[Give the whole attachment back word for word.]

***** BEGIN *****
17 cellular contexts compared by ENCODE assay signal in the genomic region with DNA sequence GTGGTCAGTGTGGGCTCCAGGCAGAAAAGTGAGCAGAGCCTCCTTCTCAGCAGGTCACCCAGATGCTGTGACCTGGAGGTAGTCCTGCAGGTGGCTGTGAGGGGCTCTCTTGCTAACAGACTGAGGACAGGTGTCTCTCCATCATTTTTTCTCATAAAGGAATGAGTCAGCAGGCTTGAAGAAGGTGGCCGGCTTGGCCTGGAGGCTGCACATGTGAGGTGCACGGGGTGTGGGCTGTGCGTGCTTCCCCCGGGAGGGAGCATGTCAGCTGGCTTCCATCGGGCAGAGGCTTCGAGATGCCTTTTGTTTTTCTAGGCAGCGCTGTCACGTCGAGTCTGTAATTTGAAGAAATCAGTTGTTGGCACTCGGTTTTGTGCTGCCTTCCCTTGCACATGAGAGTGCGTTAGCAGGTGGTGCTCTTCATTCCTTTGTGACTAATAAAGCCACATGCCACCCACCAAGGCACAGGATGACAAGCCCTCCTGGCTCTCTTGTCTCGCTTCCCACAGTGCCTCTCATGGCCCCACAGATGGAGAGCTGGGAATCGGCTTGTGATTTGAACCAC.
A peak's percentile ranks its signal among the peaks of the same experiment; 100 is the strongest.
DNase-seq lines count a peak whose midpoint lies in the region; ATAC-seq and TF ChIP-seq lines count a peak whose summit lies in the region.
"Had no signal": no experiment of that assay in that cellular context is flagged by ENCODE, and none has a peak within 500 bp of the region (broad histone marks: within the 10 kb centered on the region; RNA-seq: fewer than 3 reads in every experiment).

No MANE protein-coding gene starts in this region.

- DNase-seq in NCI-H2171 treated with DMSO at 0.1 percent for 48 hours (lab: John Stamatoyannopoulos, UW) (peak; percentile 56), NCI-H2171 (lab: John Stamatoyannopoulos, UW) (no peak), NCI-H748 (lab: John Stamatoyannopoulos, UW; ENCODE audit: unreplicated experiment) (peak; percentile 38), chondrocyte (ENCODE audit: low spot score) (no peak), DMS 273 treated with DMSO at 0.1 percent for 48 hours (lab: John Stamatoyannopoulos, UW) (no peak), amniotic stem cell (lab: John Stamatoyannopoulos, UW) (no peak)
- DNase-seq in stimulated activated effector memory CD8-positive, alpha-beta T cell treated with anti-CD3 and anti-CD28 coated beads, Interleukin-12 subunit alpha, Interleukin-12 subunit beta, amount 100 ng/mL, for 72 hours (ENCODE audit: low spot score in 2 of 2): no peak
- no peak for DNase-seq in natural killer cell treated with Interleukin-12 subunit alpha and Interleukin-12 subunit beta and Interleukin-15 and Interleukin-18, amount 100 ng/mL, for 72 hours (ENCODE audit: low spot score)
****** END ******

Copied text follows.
17 cellular contexts compared by ENCODE assay signal in the genomic region with DNA sequence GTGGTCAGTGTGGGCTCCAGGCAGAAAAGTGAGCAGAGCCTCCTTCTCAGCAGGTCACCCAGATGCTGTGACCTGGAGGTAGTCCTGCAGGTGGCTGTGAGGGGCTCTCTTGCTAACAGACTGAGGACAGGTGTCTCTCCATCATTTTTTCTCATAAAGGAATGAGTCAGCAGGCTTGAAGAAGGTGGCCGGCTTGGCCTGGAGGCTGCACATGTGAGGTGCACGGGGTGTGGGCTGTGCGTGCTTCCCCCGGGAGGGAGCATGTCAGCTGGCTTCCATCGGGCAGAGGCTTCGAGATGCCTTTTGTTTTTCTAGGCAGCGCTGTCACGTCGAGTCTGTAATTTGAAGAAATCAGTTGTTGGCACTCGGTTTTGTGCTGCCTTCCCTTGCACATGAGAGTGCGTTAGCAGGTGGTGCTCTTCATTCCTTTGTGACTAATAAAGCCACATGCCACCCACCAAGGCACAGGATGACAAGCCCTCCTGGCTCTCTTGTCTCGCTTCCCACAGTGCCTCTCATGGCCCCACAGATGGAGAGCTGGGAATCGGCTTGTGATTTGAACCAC.
A peak's percentile ranks its signal among the peaks of the same experiment; 100 is the strongest.
DNase-seq lines count a peak whose midpoint lies in the region; ATAC-seq and TF ChIP-seq lines count a peak whose summit lies in the region.
"Had no signal": no experiment of that assay in that cellular context is flagged by ENCODE, and none has a peak within 500 bp of the region (broad histone marks: within the 10 kb centered on the region; RNA-seq: fewer than 3 reads in every experiment).

No MANE protein-coding gene starts in this region.

- DNase-seq in NCI-H2171 treated with DMSO at 0.1 percent for 48 hours (lab: John Stamatoyannopoulos, UW) (peak; percentile 56), NCI-H2171 (lab: John Stamatoyannopoulos, UW) (no peak), NCI-H748 (lab: John Stamatoyannopoulos, UW; ENCODE audit: unreplicated experiment) (peak; percentile 38), chondrocyte (ENCODE audit: low spot score) (no peak), DMS 273 treated with DMSO at 0.1 percent for 48 hours (lab: John Stamatoyannopoulos, UW) (no peak), amniotic stem cell (lab: John Stamatoyannopoulos, UW) (no peak)
- DNase-seq in stimulated activated effector memory CD8-positive, alpha-beta T cell treated with anti-CD3 and anti-CD28 coated beads, Interleukin-12 subunit alpha, Interleukin-12 subunit beta, amount 100 ng/mL, for 72 hours (ENCODE audit: low spot score in 2 of 2): no peak
- no peak for DNase-seq in natural killer cell treated with Interleukin-12 subunit alpha and Interleukin-12 subunit beta and Interleukin-15 and Interleukin-18, amount 100 ng/mL, for 72 hours (ENCODE audit: low spot score)